I started writing this blog, telling myself it was for me and that it didn’t matter who read it or even if no one read it.  Then I found out there were actually people reading it and I got hooked by the graphs that showed how many!  Now, after little more than a week, I know that I really am writing for myself.  At least today.

I’m not sure how any of this can be represented photographically, but since it jelled after I was out with the dogs, maybe an image from my walk is the best answer. And since today was the first day in what seems like eternity that I enjoyed just being outside, I took my time.  Everywhere is water. Droplets cling to the tips of new growth as well as to the battered remains of the fall:

A rain-soaked world

And maybe now, after all this sorting, I will just get on with being… and continue on my merry way through the hair ball of paths that seem to all be mine to travel and just enjoy the myriad experiences that this crazy journey offers. Stay tuned…

I posted this several hours ago, and as I was cleaning out the overflowing inbox in my email, I came across a link that I had forgotten about.  I’d seen before, but after working through all of this today I watched it again and wanted to share it:http://www.youtube.com/watch?v=42E2fAWM6rAjust in case anyone was reading this.

“Make the Thing that Makes Your Heart Beat Faster”

“And in the end
The love you take
Is equal to the love you make.”  – The Beatles

These are the lyrics that came to mind this afternoon on my way home from a friend’s memorial service while thinking about what I might write this evening.  They followed after recalling the comments of a favorite poet reflecting on death. He notes that what ultimately brings those who grieve together is recounting memories of the things the deceased person loved.  I can’t quote exactly as I don’t remember the specific source, but my own take on this is that the only thing we really have to leave behind of any value is love.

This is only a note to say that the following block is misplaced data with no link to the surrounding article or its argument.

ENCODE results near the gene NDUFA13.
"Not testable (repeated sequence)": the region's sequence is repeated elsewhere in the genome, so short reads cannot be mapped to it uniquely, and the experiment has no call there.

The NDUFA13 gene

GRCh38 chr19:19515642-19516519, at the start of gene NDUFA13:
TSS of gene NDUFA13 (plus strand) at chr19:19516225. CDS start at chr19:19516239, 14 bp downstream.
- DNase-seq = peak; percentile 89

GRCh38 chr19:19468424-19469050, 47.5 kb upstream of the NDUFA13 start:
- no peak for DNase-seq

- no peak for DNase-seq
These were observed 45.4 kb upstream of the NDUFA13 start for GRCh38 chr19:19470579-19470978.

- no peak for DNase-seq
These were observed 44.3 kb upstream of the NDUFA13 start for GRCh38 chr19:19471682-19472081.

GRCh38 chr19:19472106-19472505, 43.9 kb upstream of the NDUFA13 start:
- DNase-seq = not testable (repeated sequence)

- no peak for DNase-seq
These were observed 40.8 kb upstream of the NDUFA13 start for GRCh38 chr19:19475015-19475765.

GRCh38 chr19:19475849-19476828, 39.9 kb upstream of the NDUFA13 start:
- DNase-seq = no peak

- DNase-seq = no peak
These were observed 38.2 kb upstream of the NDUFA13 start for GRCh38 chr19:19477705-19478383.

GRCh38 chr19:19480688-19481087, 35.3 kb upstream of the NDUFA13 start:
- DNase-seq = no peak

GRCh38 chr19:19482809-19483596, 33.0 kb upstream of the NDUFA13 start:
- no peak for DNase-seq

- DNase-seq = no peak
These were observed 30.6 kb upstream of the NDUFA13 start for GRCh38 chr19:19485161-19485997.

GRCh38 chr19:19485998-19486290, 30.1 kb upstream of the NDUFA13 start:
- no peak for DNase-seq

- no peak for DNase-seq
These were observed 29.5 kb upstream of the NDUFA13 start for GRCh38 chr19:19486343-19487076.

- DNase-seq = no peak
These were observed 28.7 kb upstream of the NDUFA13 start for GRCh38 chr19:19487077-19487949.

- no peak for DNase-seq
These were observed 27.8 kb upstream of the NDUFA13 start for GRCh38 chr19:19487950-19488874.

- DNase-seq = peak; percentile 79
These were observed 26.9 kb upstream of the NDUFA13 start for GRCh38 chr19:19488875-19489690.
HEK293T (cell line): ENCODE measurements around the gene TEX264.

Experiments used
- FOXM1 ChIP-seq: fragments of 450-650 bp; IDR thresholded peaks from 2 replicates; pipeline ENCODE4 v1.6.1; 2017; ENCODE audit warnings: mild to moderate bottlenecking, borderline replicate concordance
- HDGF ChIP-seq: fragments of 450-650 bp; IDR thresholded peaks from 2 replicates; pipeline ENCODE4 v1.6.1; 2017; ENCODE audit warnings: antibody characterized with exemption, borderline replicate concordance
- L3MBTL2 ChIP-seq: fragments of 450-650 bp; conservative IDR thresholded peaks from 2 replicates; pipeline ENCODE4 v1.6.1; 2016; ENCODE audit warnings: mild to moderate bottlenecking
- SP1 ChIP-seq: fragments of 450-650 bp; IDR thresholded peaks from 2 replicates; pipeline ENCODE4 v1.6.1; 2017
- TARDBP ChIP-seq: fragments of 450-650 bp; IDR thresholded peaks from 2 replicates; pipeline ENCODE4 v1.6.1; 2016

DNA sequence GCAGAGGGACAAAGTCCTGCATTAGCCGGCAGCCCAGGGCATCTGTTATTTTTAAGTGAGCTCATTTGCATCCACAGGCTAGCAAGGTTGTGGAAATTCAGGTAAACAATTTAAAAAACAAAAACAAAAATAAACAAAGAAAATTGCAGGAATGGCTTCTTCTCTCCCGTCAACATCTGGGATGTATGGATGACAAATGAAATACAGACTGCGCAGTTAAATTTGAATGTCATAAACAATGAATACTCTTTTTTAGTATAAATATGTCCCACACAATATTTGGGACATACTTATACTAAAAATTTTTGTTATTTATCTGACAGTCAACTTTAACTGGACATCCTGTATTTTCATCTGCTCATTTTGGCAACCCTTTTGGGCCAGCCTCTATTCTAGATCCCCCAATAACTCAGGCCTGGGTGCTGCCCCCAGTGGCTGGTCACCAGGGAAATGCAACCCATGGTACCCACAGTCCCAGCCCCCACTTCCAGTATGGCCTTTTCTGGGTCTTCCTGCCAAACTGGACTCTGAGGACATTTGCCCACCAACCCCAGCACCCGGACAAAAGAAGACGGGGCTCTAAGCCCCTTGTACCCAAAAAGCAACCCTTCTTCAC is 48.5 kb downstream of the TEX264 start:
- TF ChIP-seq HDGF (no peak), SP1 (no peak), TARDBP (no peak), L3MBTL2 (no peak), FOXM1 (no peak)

In the last few months I have witnessed the passing of too many, both people and animals, close to me either through friendship or kinship. Grief has been a teacher. It doesn’t go away just because I’d rather feel differently.  And for my friends and family members grieving, there seems to be nothing I can do other than to stand by and honor the way they need to deal with these losses.  What is clear is that through these experiences what we retain of our relationships with those who are no longer with us is love.  And to follow on my thoughts from yesterday about value; the value we place on what we do and who we are in life; and how we ascribe value; the question I have is, how can we use any measure other than love?  And how can we possibly measure another’s experience of love?  How is it that we have such a difficult time just “being”, and spend so much time “doing” in order to fulfill some elusive idea of value which lies hidden in the mysteries of love?

I can’t answer those questions at 11:54 pm.  And I probably won’t get this posted by midnight, so my version of today will end up being tomorrow… January 10. I guess there will be two January 10ths in my version of reality TV.  I wonder how many times that will happen in the course of this 365 day journey…